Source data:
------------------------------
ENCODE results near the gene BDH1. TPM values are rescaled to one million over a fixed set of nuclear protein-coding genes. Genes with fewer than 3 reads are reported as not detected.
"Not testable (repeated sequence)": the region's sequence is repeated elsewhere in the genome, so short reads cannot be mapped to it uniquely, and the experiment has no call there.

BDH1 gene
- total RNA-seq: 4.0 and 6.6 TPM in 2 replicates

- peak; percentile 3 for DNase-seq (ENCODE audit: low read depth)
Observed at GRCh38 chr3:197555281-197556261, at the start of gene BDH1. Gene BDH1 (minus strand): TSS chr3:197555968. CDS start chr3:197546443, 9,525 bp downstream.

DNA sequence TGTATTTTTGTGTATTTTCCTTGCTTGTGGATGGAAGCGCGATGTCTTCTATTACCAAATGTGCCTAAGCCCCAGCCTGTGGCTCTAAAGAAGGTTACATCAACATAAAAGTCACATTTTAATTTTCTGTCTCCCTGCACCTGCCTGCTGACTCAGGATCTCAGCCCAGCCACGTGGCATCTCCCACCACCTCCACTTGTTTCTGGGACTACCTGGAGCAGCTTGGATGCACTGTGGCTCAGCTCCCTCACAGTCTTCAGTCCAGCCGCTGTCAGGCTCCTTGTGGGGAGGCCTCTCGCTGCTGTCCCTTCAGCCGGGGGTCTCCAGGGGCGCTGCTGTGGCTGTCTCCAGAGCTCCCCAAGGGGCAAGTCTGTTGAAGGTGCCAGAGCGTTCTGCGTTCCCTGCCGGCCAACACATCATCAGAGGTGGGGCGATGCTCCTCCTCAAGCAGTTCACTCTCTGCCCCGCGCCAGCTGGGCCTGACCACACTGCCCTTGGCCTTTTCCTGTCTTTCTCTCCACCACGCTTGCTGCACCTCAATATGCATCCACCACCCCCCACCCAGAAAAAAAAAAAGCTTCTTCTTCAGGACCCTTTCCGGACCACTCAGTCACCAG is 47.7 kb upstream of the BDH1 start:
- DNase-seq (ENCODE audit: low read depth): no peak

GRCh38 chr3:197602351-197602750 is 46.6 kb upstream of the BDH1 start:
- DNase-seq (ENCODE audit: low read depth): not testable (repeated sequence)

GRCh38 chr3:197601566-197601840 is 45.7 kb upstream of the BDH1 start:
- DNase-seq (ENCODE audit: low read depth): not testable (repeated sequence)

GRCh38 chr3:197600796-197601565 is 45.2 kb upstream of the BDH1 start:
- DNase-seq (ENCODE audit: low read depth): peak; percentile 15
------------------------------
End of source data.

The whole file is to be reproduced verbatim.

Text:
ENCODE results near the gene BDH1. TPM values are rescaled to one million over a fixed set of nuclear protein-coding genes. Genes with fewer than 3 reads are reported as not detected.
"Not testable (repeated sequence)": the region's sequence is repeated elsewhere in the genome, so short reads cannot be mapped to it uniquely, and the experiment has no call there.

BDH1 gene
- total RNA-seq: 4.0 and 6.6 TPM in 2 replicates

- peak; percentile 3 for DNase-seq (ENCODE audit: low read depth)
Observed at GRCh38 chr3:197555281-197556261, at the start of gene BDH1. Gene BDH1 (minus strand): TSS chr3:197555968. CDS start chr3:197546443, 9,525 bp downstream.

DNA sequence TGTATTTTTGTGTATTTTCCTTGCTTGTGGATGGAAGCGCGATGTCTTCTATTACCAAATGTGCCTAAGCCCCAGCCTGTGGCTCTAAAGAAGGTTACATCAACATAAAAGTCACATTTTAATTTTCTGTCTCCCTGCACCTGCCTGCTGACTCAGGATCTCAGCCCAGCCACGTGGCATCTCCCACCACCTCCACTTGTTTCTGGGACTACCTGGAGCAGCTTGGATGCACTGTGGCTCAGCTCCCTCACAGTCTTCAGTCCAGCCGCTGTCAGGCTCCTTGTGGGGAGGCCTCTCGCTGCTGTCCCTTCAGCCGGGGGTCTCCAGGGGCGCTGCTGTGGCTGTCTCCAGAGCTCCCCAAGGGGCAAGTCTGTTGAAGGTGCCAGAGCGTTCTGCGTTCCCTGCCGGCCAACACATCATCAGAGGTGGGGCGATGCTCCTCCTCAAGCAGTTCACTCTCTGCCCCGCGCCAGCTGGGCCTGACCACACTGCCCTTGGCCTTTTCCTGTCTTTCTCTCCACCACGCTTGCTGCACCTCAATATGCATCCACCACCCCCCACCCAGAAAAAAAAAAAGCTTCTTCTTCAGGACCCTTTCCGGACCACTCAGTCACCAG is 47.7 kb upstream of the BDH1 start:
- DNase-seq (ENCODE audit: low read depth): no peak

GRCh38 chr3:197602351-197602750 is 46.6 kb upstream of the BDH1 start:
- DNase-seq (ENCODE audit: low read depth): not testable (repeated sequence)

GRCh38 chr3:197601566-197601840 is 45.7 kb upstream of the BDH1 start:
- DNase-seq (ENCODE audit: low read depth): not testable (repeated sequence)

GRCh38 chr3:197600796-197601565 is 45.2 kb upstream of the BDH1 start:
- DNase-seq (ENCODE audit: low read depth): peak; percentile 15